Do British faith-based programs for prisoners help them walk the straight and narrow while in jail and cut recidivism rates when they get out?
That question is the topic of a detailed, sometimes probing, and rather diffuse article by Jamie Doward from Sunday's Guardian website.
With incarceration rates in the U.K. and the U.S. at record highs, this is a very hot topic. Unfortunately, the writer choses not to address it head-on, but walks around it.
Minor, grouchy caveat -until close to the end of this article, the phrase "faith-based" seems to be a euphemism for "Christian." It's only toward the end that the writer alludes to other religious groups that are operating or want to operate in prisons.
Doward begins his story with a lengthy narrative about Michael Emmett, a junior operative in the "family smuggling business."
Emmett began attending chapel "because it entitled him to a free phone call," according to Doward. Eventually, however, he not only asked the chaplain to introduce the Christian course Alpha into prison, but was also able to walk away from his drug habit.
For the past ten years Emmett has helped others "discover a relationship with God."
Doward's colorful lede is buried about a third of the way through the article.
There are thousands of others like Emmett who 'have found the Lord in prison' and made spectacular breaks with their criminal pasts, the sort of brutal splintering that secular groups working with reoffenders rarely achieve. For the unspoken truth is that, in an increasingly irreligious society, Jesus continues to walk the wings of Britain's prisons, offering salvation to those who have no other chance of saving themselves. And if the government gets its way, Jesus is going to assume a greater role in the criminal justice system.
What the Dickens (don't you hear echoes of Charles himself?) is going on here?
At this point, I have all sorts of questions. What does Doward mean by "irreligious society"? Although most Christians don't attend church, Britain's public square teems with issues of faith.
It is a wee bit hyperbolic to assert that "Jesus continues to walk the wings of Britain's prisons."
And then there is Doward's claim that "if the government gets its way, Jesus is going to assume a greater role in the criminal justice system." The audacity of that statement doesn't seem to be borne out by the rather meek next paragraph.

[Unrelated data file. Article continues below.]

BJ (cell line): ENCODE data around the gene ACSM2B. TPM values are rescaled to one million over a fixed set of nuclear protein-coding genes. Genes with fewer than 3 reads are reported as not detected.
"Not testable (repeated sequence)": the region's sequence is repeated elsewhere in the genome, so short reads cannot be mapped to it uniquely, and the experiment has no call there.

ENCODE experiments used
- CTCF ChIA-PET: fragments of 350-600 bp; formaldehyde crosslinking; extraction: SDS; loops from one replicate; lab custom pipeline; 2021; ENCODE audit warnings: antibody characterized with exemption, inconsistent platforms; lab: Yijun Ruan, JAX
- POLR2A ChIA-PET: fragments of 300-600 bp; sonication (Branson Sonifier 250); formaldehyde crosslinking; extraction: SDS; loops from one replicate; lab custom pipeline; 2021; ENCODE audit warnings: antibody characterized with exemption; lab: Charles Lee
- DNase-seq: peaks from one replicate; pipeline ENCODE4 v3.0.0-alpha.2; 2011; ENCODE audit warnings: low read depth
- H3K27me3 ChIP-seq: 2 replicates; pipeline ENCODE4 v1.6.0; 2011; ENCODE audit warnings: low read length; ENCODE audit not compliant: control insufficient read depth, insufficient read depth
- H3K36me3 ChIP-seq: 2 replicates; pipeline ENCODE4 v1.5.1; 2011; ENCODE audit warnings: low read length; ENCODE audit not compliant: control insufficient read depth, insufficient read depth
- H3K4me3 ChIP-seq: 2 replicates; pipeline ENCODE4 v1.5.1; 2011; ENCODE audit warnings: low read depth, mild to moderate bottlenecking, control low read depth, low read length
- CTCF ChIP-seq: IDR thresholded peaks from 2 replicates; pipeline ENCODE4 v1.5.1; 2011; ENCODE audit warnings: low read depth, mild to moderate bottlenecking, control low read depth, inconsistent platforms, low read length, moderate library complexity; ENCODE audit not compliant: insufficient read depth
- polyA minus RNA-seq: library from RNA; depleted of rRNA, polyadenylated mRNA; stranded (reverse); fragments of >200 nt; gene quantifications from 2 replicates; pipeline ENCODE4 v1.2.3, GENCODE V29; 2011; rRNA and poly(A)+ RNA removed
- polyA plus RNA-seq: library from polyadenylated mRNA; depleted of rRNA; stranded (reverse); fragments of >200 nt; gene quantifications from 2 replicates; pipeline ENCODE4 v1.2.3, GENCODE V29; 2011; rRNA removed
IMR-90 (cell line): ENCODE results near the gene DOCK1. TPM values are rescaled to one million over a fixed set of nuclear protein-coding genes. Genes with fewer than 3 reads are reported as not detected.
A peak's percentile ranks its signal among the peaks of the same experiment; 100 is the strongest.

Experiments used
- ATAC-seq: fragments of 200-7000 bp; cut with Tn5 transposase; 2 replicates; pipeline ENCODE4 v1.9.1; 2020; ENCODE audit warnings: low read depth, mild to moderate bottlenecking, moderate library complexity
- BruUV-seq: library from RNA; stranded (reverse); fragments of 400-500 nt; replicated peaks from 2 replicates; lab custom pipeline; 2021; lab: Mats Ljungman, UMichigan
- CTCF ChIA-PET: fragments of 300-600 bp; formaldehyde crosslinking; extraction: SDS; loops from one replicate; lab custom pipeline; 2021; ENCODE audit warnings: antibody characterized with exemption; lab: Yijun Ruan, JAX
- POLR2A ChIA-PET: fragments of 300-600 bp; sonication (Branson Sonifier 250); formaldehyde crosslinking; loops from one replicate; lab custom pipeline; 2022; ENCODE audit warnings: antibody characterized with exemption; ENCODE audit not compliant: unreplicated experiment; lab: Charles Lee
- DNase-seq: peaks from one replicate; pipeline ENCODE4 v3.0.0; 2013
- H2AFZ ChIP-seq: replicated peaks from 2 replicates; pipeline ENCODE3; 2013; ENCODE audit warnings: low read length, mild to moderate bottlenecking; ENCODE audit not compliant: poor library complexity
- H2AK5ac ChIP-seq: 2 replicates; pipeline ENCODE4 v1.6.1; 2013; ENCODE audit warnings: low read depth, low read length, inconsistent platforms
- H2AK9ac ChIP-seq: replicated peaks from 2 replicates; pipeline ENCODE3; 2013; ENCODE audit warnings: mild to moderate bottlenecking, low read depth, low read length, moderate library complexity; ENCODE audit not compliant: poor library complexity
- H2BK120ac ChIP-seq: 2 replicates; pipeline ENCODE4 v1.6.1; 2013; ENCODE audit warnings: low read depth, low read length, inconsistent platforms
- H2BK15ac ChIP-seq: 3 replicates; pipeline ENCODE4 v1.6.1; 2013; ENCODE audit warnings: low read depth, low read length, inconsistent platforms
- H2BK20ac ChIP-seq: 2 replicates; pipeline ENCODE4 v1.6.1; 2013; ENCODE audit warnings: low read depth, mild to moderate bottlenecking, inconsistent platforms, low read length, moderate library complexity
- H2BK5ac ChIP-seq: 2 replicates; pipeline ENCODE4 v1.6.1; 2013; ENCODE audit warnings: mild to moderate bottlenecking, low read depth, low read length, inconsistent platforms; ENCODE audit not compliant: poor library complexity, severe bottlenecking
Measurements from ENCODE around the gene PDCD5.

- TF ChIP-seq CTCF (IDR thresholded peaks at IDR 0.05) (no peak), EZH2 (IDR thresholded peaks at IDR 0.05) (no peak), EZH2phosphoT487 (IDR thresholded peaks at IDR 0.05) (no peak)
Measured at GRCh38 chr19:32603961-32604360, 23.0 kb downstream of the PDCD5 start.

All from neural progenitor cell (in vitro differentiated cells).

A new consultation document, 'Working with the Third Sector to Reduce Reoffending', produced by the Ministry of Justice, outlines ways of expanding the work of faith groups with offenders. 'Faith organisations can help build trust and acceptance and support effective reintegration,' the ministry claims.
While the government is selling these programs for economic reasons, writes Doward, the "biggest selling point is the impressive claims they make for curbing reoffending."
Ah -- here we get to the nub of the matter. But although Doward helpfully mentions a number of Christian programs that are operating in British prisons, and uses words like "startling" to describe their claims of helping those in jail, he doesn't dig deeply enough into these claims (and the counterarguments by those opposed) to give us a sense of how effective these programs are.
That may be because verifying such statistics really isn't all that easy. Having someone address that issue would really have strengthened this article.
Kudos to Doward for this provocative nugget -- "more than 50,000 prisoners have attended Alpha, the Christian course that operates in 80 percent of the UK's jails." That's a remarkable figure, which begs for unpacking. Who is running these programs? Are they staffed by volunteers? Pastors?
Soon afterwards, Doward alludes to private prison programs in the United States with this slightly cynical sentence (note the use of the "f" word as a broad, vague and possibly inaccurate descriptor).
Given current trends, some believe that the UK will follow the lead of the United States, where fundamental Christian groups pay hundreds of thousands of dollars to open centres in privately run prisons where they can promote their beliefs.
The next paragraphs, however, nicely limn the lively debate around these Christian groups, and opposition to their influence in the U.K.
Noting that the Prison Society is now "promoting a more multi-faith agenda," due to the increase in a diverse prison population, and that several Christian groups have stopped working in prisons, "complaining that a culture of political correctness is stifling their work," Doward concludes :
But countless other Christian groups are ready to fill the gap. Given that the incarcerated population is at record levels and rehabilitation and education courses are being pared back, the church's role in Britain's jails can only become more powerful. No one else wants the job.
This vaguely menacing paragraph about the role of Christianity in the prisons still leaves the reader wondering -- the programs may be "powerful", but do they work?
At the end of the article, I'm still clueless.